Establish program metrics
Key performance indicators (KPI) are program metrics that will help assess program effectiveness. Metrics should include:
- Time it takes to fill a request for an internal travel employee (A good goal is 2 to4 weeks, depending on supply; track this by specialty)
- Comparison of spending for external vs. internal travelers. External agency spend should trend down as you build up the internal program. The more internal flexible resources you have, the less you need external agency. Keep in mind that a healthy external agency spend for a health system is on average 2% to 5% annually.
- Hiring targets for each quarter (and pipeline of candidates)
- Workforce trends such as turnover and retention for internal travel employees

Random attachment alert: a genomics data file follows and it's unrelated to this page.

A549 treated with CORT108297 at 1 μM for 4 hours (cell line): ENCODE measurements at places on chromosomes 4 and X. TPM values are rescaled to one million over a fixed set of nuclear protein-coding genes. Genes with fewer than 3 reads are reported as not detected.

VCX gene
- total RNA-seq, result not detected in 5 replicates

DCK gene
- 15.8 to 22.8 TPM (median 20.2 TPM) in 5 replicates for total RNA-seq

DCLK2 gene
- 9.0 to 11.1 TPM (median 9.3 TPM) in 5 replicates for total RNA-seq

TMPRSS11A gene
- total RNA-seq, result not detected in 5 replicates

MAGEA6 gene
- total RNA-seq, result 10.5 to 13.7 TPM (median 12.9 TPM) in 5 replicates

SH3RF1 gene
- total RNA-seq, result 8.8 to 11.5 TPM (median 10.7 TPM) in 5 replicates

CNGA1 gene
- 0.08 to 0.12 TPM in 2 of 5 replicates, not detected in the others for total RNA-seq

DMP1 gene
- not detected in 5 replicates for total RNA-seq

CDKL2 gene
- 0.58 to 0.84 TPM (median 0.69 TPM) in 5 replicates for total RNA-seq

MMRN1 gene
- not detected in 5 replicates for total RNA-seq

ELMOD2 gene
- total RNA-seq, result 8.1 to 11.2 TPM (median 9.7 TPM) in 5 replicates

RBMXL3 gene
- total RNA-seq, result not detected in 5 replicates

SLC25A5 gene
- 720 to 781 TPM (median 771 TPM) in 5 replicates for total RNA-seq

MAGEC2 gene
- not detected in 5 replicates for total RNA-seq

- Operating costs
It’s a good idea to measure metrics on a monthly basis and to review quarterly and annual reports of these metrics.
You’ll also want to plan how the travel employee, frontline staff, and managers will evaluate the program. Ad hoc check-ins should be supplemented with evaluations after each completed assignment.
Step 3: Establish the ROI model and hiring plan
In step 2, you established the compensation model for the internal travel agency, including hourly rate and benefits. This will allow you to determine how much you could save by converting from an external to an internal travel agency. To calculate cost savings, you will need three pieces of external agency data—annual expense, average hourly rate for external travelers, and number of FTEs by specialty.
Once you have that information, set a target for reducing use of external agency FTE (for example, 30% of current use), convert that reduction to internal agency FTE, and project cost savings. Include any additional expenses such as costs related to technology and labor expenses of the management team (including managers and educators),and marketing.